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Whether you’re in the office, practicing social distancing, or trying to stock up on oat milk, there’s no way to avoid it — talk of COVID-19 is everywhere. We spoke to a few startups this week who have been impacted by the coronavirus, and while some cited production delays or higher material cost, I was intrigued to see one response from plant-based cheese company Grounded Foods (whose fermented cauliflower cheese I sampled last month). Here’s what Grounded’s co-founder Veronica Fil had to say:
When coronavirus hit… I imagine dairy supply came under more threat than ever (especially coupled with supply shortages arising from Australia’s post-bushfire economy). I think that’s why Grounded suddenly had such a spike in interest. There’s a lot of focus around our products providing a more resilient alternative to dairy, and one that’s not so reliant on international trade forces.
Fil’s response made me wonder — how is the COVID-19 outbreak affecting other alternative protein companies in the US?
First, let me say that since the coronavirus has only been on the world stage for a few months, we don’t yet have any cold, hard data on how it’s affecting sales of animal vs. non-animal foods. Everything that follows is speculation on my part, based off of talks I’ve had with other industry insiders and my friends and family.
One thing we do know is that there’s no evidence that food is a vector of disease spread for the coronavirus. But there is evidence that the disease began in animals and then migrated to humans in a “wet market” in Wuhan, China. So while you’re definitely not going to get coronavirus from eating meat, in an overabundance of caution some consumers might still be wary of consuming animal products — and more amenable to sampling plant-based options.
Plant-based foods often have longer shelf lives than their animal-based counterparts. This might not be as much of a deciding factor for meat, which you can easily freeze, but is more relevant for dairy. As consumers stock up on staples like canned goods and toilet paper, they might be more apt to throw alt-dairy in their cart (like the aforementioned oat milk), assuming they’d stay fresher for longer.
Supply chains are another thing that could well be affected by COVID-19. Import restrictions in China have dramatically slowed down the country’s exports of meat and poultry. Alternative protein companies who import their plant-based ingredients from other countries, especially China, could also face production slowdowns as trade slows.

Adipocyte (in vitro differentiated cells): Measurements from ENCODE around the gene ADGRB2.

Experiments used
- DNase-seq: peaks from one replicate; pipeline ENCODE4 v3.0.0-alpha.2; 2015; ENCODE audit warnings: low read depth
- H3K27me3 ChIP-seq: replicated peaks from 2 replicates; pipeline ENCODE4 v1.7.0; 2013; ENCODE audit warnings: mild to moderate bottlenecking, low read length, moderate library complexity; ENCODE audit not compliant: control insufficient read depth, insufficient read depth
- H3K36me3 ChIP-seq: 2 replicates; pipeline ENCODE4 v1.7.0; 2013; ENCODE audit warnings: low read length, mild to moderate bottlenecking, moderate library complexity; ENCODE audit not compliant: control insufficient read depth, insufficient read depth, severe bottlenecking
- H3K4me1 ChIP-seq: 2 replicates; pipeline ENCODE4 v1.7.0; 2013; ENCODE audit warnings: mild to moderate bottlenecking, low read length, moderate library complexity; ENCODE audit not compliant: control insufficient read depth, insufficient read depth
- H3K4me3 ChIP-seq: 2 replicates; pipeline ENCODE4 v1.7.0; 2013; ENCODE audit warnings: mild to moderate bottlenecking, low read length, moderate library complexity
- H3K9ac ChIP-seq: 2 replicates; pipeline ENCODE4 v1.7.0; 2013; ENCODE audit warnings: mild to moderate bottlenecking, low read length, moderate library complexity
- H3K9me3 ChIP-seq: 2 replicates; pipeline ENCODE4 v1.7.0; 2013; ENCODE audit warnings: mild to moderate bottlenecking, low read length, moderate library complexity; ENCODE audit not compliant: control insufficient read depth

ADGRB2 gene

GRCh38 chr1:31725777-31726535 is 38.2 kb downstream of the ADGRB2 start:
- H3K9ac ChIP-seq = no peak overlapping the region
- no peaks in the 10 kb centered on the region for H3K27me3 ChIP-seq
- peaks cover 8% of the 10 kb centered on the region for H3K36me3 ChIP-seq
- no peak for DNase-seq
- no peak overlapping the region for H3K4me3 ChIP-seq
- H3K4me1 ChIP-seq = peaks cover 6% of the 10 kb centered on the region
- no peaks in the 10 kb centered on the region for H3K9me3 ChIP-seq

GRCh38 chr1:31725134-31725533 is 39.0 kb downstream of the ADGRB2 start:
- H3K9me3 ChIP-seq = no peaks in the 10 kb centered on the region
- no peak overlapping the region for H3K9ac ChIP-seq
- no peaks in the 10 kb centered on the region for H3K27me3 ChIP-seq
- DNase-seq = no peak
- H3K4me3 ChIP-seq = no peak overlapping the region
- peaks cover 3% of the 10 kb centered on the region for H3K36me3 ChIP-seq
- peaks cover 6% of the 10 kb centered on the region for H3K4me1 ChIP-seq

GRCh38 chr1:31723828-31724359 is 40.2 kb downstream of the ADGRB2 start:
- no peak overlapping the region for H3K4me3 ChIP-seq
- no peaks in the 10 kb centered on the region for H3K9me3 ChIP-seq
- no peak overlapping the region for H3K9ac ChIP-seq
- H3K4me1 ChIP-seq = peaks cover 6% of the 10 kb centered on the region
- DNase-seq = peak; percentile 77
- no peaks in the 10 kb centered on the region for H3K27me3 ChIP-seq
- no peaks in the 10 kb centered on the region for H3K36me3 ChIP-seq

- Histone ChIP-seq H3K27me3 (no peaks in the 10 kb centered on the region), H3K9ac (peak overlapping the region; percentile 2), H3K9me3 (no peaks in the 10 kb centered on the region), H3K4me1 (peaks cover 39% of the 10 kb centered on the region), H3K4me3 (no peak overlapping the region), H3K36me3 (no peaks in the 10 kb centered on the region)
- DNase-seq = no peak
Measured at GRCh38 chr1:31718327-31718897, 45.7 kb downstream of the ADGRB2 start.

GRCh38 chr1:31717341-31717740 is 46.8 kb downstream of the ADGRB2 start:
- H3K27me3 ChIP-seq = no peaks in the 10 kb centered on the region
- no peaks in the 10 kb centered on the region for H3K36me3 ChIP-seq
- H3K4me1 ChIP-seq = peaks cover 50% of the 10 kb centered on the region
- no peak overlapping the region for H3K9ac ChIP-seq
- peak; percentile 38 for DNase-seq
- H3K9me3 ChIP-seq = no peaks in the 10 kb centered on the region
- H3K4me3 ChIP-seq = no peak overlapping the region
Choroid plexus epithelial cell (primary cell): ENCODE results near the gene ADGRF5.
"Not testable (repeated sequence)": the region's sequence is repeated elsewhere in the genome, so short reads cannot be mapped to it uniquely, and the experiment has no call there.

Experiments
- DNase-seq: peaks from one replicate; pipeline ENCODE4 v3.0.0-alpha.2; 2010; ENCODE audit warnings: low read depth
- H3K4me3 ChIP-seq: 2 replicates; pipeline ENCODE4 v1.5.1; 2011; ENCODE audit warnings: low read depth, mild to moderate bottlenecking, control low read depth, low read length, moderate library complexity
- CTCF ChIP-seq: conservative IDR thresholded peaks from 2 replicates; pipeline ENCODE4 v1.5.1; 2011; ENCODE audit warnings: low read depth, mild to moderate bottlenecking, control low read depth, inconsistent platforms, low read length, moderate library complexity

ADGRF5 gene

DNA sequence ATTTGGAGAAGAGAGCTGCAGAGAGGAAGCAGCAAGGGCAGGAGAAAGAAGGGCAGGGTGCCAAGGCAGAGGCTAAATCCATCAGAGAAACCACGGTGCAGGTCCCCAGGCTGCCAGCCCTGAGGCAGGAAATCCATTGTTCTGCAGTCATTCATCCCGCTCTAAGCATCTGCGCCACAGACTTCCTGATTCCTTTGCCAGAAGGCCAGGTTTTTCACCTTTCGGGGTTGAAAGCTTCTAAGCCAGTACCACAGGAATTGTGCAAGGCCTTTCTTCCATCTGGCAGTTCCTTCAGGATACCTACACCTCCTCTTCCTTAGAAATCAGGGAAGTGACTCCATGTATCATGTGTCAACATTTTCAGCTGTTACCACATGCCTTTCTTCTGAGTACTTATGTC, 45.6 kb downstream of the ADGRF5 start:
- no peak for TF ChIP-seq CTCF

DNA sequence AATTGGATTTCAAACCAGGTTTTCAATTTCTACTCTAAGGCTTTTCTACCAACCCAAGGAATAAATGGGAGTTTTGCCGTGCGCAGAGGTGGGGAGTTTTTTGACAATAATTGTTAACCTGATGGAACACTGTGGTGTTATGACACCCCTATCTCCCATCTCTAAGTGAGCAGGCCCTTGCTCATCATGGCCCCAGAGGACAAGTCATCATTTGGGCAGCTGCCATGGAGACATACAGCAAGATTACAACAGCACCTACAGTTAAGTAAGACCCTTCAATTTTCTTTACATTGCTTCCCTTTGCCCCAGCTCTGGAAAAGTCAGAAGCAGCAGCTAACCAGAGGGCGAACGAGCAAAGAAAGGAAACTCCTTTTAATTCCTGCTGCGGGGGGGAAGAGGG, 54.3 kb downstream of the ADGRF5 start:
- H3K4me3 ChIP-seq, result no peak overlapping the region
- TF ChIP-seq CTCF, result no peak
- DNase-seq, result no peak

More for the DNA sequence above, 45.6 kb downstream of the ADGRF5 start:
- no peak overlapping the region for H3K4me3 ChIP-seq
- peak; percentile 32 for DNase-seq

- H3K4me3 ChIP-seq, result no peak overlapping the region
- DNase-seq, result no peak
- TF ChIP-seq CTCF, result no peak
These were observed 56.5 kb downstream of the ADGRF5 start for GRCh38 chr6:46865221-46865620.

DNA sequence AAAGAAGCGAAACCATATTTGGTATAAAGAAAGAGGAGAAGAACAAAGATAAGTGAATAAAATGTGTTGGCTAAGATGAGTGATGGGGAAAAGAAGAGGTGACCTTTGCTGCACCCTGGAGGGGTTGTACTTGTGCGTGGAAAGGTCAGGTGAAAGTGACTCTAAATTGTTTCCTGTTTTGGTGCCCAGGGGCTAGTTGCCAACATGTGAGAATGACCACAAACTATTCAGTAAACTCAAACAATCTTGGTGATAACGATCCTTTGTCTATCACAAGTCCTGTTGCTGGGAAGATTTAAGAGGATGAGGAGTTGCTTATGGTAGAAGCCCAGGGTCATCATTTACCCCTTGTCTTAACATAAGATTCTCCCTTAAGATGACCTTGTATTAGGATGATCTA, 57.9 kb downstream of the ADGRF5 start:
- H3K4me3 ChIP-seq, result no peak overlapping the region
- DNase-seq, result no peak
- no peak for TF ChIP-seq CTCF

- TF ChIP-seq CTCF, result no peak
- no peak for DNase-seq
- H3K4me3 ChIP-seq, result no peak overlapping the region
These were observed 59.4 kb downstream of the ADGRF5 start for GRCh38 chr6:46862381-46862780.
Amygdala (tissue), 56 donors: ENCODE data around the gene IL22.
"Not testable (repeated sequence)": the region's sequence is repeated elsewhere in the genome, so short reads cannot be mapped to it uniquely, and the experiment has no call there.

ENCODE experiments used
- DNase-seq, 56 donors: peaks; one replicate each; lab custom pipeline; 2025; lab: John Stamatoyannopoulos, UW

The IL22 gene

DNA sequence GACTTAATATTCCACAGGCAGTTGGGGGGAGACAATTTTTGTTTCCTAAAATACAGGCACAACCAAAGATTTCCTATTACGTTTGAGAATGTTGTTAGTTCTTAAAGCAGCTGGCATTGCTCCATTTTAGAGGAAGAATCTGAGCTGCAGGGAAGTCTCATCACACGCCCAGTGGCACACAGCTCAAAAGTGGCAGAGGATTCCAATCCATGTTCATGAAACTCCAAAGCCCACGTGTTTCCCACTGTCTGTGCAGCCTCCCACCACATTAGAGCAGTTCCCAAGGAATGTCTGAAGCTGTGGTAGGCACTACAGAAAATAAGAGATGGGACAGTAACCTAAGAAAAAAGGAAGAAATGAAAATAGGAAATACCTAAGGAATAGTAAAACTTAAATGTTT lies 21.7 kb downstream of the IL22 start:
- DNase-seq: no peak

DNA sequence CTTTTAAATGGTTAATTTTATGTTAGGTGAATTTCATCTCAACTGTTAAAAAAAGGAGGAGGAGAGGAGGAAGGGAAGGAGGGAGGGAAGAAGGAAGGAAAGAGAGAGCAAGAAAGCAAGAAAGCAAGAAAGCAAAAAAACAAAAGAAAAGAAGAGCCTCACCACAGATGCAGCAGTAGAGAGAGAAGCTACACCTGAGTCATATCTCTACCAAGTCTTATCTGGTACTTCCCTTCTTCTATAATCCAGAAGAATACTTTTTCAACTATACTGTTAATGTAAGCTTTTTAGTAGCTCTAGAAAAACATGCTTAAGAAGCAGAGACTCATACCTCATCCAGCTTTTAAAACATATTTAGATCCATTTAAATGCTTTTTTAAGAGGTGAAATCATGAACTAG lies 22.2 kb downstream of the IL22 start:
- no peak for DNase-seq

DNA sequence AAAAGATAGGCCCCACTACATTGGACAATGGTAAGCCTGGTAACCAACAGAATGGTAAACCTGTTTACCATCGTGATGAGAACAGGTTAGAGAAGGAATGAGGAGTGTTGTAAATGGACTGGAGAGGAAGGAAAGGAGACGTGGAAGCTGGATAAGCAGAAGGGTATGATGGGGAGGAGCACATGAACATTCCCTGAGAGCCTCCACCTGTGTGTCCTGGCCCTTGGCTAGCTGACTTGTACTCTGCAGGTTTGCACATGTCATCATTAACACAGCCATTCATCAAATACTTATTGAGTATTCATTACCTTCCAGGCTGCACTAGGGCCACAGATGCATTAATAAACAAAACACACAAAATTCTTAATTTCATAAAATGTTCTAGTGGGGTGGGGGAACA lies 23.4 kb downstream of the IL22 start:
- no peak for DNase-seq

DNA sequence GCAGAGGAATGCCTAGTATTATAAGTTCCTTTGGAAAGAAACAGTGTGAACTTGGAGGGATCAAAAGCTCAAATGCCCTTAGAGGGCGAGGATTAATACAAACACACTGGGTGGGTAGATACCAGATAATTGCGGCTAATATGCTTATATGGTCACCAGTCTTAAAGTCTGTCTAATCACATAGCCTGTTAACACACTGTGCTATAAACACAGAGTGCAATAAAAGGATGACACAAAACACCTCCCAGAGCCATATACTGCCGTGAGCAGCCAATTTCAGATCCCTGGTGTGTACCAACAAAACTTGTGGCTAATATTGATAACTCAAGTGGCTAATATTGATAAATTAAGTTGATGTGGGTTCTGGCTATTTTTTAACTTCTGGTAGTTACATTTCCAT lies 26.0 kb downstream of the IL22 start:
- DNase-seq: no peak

COVID-19 doesn’t seem to be slowing plant-based meat companies’ focus on the Asian market. Beyond Meat, for example, still plans to open a new facility on the continent by the end of 2020. That update came a few weeks ago on the company’s recent earnings call, so it’s unclear if recent virus escalation has upset those goals.
As I said above, it’s too early to make any sort of sweeping generalization about whether coronavirus is boosting or hurting sales of plant-based foods. But with the pandemic far from contained, we’ll likely soon start to see more data on how the disease is affecting the entire food system in general, including alt-protein.
For now, I turn to you, Future Food readers. Have you (or your company) noticed any shifts over the past few months? Please email us at firstname.lastname@example.org to share!
Houston, we have cell-based meat (and fish)
This week I wrote a story about how NASA scientists determined that some red lettuce grown on the International Space Station (ISS) was not only safe to eat, but was just as nutritious as lettuce grown on terra firma.
As someone who always has alternative protein in the back of her mind, I couldn’t help but think back to October when Israeli startup Aleph Farms announced that it had successfully grown animal muscle tissue cells in space, also aboard the ISS. Then I saw a tweet from Mike Selden, the co-founder of cellular aquaculture company Finless Foods, reminding me that their technology was also in use during the aforementioned test.
Finless Foods collaborated with Aleph Farms and Russian biotech company 3D Bioprinting Solutions, which provided the 3D bioprinter to extrude the animal tissue cells. What I didn’t realize was that during the experiment Finless Foods printed some cells of their own: fish cells.
We’re light years away (figuratively, not literally) from astronauts being able to print enough meat or seafood to sustain themselves on multi-year journeys. But maybe soon, NASA will do a study on the nutrition of 3D printed, cell-based animal or fish tissue, just like they did with the lettuce.
Protein ’round the web
- Outstanding Foods, maker of vegan pork rind snacks, has nabbed an investment from the king of munchies himself: Snoop Dogg.
- The Beyond Burger is now on the menu at select IKEA locations in the Netherlands (h/t LiveKindly).
- Scottish startup Daring Foods, which makes realistic plant-based chicken pieces, just hit U.S. retail shelves at 340 Sprout Market locations (via VegNews).
- Beyond Meat begin selling frozen plant-based breakfast sausages in select retailers by the end of March.
Stay safe out there and remember, #CancelEverything.